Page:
Angry Doctor

Friday, December 21, 2007

Gays spread AIDS, Malay kids are dumb 2

Once again, the title is deliberately provocative.

The release of the PSLE results has prompted discussions on the correlation between the students' race and their performance.

One blogger, featured on The Singapore Daily, views the news that the top student this year is a Malay child thus:

"I’m not much of a statistics person, but I do detect something interesting. Looking at the past PSLE trends, it would statistically be more likely to find Chinese top students than Malay or Indian ones. However, as you can see, in 2005, 2006 and 2007, statistics & probability take a back seat as non-Chinese students score top marks.

2007 is particularly intriguing for me. Of the listed top 16 students, all were Chinese except for Natasha (which works fine statistically, I suppose). But for Natasha to be the top-scorer ahead of her Chinese peers is a statistic anomaly (but possible). Not only that, Natasha was not only the top student in 2007 (apparently by being a few marks clear of the other top students), she is also the highest scoring PSLE student EVER, for Chinese, Indian, Malay or students from any other ethnic group. This is statistically improbable (but possible, let me just say that)."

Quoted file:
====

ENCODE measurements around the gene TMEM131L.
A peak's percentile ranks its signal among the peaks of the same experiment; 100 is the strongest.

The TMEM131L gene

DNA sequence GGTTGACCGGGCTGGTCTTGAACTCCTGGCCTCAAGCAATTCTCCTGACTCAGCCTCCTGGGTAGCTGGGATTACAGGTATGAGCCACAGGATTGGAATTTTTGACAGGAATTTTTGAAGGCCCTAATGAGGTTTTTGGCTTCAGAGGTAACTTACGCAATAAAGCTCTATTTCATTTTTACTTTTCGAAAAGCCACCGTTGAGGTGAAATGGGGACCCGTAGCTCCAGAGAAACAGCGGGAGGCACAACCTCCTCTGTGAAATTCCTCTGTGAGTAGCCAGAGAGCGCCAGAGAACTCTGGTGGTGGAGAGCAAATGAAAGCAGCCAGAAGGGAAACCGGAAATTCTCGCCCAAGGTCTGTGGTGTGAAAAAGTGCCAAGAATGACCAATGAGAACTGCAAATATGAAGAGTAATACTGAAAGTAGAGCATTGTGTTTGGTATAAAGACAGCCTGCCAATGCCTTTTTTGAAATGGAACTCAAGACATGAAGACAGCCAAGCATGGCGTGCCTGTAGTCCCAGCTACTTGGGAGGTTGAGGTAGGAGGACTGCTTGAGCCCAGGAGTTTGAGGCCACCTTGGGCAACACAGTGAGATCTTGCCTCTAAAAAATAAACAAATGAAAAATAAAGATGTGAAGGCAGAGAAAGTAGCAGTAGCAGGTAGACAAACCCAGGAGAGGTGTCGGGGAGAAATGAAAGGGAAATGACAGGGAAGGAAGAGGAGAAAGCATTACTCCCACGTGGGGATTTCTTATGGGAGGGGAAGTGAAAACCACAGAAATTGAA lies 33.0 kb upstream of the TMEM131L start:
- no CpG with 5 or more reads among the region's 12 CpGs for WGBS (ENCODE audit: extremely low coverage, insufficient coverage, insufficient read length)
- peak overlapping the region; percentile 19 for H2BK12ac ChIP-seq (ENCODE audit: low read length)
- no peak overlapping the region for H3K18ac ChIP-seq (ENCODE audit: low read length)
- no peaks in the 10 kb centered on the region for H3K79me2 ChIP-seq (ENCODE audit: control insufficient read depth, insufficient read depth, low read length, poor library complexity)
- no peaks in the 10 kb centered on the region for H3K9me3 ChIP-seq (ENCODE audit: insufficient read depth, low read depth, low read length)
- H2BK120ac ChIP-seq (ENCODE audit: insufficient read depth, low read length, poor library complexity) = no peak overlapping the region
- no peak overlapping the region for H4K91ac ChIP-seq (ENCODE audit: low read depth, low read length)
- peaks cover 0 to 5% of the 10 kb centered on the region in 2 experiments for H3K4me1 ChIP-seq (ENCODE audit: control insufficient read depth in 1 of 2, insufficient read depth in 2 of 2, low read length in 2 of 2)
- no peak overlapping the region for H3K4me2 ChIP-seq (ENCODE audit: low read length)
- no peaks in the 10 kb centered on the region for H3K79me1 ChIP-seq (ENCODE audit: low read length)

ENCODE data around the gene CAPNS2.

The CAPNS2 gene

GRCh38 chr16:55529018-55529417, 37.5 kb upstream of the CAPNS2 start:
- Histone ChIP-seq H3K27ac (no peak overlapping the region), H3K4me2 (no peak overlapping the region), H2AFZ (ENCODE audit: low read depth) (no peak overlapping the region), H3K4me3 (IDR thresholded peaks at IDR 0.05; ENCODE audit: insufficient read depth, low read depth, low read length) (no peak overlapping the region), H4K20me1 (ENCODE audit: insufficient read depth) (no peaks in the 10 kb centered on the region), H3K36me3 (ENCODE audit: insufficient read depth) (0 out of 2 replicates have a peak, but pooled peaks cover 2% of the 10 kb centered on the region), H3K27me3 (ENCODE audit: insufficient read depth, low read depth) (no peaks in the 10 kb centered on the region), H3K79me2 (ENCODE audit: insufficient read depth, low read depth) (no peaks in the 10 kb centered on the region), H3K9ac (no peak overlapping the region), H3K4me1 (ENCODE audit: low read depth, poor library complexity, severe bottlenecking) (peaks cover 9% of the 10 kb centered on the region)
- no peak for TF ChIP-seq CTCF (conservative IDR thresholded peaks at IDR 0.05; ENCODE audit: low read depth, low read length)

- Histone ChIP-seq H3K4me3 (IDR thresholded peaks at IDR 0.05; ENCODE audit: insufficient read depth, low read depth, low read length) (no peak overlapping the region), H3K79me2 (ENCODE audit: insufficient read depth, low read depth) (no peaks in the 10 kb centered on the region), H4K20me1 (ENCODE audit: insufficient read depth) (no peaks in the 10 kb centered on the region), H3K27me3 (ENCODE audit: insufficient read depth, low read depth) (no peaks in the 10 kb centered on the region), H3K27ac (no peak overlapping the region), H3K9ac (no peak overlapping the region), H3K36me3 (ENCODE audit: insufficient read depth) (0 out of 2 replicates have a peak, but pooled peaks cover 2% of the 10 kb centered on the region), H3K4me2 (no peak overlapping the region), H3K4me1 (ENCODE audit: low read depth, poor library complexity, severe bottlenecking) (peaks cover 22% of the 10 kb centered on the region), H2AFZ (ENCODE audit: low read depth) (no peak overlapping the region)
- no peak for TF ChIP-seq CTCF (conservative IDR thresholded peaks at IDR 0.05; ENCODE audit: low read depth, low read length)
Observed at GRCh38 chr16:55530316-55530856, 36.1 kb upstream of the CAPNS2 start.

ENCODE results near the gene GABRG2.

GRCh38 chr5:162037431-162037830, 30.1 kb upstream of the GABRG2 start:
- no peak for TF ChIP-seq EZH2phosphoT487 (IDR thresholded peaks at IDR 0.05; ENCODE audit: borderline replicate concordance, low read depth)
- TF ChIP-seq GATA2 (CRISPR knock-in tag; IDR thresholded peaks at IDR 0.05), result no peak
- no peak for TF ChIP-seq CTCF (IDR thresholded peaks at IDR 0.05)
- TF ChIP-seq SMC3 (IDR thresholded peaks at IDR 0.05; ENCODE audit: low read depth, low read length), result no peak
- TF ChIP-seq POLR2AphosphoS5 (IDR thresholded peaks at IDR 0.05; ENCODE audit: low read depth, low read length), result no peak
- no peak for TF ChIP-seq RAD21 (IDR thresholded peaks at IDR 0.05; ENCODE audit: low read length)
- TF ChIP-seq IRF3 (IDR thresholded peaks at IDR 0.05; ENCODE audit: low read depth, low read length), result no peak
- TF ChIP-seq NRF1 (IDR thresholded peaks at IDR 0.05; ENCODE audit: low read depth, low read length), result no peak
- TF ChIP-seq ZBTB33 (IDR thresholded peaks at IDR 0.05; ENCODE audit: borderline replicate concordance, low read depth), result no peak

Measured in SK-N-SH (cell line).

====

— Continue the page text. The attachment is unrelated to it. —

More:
Mr Wang has his own theory about why "the minority races (Malays and Indians) seem to be statistically overrepresented among the very top PSLE performers", and in his comments section he wrote:

"I'm just talking about probabilities.... If the majority of GEP students were Chinese, probability tells that the top GEP student is likely to be Chinese. None of the above is sexist or or racist, but simply mathematical. The actual outcome, however, went against probability for three straight years in a row, and so the question is whether this is just a statistical quirk, or whether there is some other factor like what I, or the other blogger, or some readers here, have mentioned."

There is, in reality, no statistical quirk.

The statistics only appear as an anomaly to us because the way that the data was presented to us has led us to see a pattern where there was none to begin with.

The fact is that that years of being presented with the PSLE results categorised by the students' race have led us to think that the students' performance are somehow a function of their race.

But what does all this have to do with gays and AIDS?

Well, for that, you'll have to read Part 1 of this post.

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